What are NSAIDs?
Non-steroidal anti-inflammatories (NSAIDs) are a class of drugs used primarily to treat pain and inflammation. This is done by inhibiting prostaglandin (substances involved in the inflammatory response) synthesis through either, or both, COX-1 and COX-2 enzymes. NSAIDs are commonly prescribed for post-surgery, injury, and arthritis.
Why are NSAIDs Recommended for your Pet?
In veterinary oncology patients, NSAIDs are often used to relieve pain and decrease inflammation associated with the tumor and/or disease; they can also be used as a cancer treatment. Certain types of cancer cells are known to increase prostaglandins through the overproduction of COX-2 enzymes. Using certain NSAIDs to block the COX-2 enzyme and decrease the amount of prostaglandin produced may slow the growth and metastasis of these cancer cells. The common canine and feline cancers that benefit from NSAID therapy include: transitional cell carcinoma of the urinary bladder, prostatic adenocarcinoma, colorectal tumors, renal cell carcinoma, osteosarcoma, oral melanoma, oral and cutaneous squamous cell carcinoma, nasal carcinoma, and mammary tumors.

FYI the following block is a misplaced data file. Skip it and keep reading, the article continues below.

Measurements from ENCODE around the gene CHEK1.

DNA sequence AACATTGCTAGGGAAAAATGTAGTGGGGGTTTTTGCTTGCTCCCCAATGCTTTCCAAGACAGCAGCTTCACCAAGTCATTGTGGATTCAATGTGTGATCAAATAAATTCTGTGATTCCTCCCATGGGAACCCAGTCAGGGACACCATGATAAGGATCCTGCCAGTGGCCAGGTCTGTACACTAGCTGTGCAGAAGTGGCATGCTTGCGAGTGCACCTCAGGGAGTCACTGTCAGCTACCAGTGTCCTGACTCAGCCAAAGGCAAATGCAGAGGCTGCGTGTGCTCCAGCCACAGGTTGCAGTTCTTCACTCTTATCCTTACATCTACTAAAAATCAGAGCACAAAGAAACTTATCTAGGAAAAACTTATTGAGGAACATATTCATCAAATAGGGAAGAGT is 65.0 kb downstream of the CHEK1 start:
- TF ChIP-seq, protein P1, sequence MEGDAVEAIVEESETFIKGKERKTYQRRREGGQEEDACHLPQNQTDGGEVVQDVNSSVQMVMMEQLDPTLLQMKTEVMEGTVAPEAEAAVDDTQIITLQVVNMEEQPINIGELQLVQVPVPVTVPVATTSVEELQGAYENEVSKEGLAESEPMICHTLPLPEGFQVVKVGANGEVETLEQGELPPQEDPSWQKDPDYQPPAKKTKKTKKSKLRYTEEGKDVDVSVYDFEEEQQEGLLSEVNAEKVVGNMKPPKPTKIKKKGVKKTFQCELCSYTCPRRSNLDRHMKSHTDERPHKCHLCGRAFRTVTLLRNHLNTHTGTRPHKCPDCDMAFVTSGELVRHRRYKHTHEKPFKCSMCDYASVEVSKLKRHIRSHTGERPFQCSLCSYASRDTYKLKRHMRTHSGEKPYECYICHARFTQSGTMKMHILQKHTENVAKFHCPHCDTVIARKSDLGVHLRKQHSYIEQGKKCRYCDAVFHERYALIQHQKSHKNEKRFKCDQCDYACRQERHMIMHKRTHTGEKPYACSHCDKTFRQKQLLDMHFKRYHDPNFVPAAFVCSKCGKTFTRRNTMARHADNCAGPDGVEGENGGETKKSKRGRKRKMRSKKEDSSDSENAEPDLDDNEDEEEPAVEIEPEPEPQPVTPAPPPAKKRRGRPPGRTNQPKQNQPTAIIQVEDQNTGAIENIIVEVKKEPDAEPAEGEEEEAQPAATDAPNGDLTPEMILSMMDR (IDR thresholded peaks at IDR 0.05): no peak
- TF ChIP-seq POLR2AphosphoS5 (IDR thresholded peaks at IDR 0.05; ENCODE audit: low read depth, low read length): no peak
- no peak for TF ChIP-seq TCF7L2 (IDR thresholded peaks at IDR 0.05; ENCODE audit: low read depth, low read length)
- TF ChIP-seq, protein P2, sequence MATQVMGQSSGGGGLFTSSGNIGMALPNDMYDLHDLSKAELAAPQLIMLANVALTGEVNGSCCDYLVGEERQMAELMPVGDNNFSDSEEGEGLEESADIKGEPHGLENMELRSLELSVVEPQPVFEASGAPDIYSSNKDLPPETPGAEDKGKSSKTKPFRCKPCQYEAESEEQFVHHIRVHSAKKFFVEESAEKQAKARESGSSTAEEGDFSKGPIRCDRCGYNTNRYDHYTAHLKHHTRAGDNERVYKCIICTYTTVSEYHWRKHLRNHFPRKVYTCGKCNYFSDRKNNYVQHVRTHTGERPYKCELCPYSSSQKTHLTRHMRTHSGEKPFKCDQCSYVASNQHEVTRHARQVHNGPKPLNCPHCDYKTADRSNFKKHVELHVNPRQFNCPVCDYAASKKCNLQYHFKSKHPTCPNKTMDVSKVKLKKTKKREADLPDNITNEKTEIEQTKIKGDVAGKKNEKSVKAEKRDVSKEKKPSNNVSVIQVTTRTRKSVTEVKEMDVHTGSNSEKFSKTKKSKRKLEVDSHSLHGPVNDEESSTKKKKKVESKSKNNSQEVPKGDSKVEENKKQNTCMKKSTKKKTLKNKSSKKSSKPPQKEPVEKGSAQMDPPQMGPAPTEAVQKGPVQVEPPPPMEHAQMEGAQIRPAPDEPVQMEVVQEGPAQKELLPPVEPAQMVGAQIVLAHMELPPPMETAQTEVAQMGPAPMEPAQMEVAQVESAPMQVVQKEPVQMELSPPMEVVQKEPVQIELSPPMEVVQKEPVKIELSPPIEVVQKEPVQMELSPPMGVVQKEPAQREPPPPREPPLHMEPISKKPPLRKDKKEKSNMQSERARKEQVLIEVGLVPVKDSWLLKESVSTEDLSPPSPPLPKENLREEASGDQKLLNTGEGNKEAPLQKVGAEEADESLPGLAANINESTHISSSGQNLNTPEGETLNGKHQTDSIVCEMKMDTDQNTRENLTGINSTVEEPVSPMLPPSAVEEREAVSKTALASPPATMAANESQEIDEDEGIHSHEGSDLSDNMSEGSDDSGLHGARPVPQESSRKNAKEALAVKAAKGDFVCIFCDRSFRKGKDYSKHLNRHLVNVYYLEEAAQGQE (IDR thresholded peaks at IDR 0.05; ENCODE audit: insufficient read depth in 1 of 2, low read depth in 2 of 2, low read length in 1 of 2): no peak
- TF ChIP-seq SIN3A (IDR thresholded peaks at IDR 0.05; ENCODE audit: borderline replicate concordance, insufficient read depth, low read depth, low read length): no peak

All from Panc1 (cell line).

It is important to remember that NSAIDs should never be taken with a steroid as this can cause dangerous intestinal and gastric bleeding. Be sure to tell your doctor all medications your pet is receiving. Common steroids include prednisone, prednisolone, methylprednisolone (Medrol), budesonide, and dexamethasone and Depo-Medrol injections.
Commonly Used NSAIDs:
- Rimadyl/Novox (carprofen)
- Previcox (firocoxib)
- Deramaxx (deracoxib)
- Metacam (meloxicam)
- Aspirin (Not commonly used for cancer treatment)
What are the Side Effects?
Side effects associated with NSAID therapy are generally mild but can include decreased appetite, vomiting, diarrhea, black stool, and blood in the stool. These signs are secondary to gastrointestinal irritation and ulceration from the NSAID. It is common for your pet to also be receiving Pepcid (famotidine) or Prilosec (omeprazole) as an aid to prevent any gastrointestinal irritation while receiving this medication.
Rarely, liver and kidney values may be elevated secondary to NSAIDs, and therefore it is essential to have routine bloodwork (minimally every 3 months preferred).
*If your pet is receiving NSAIDs and you notice dark tarry stools, bloody diarrhea, or vomiting, please stop the medication and contact your pet’s oncologist or veterinarian immediately.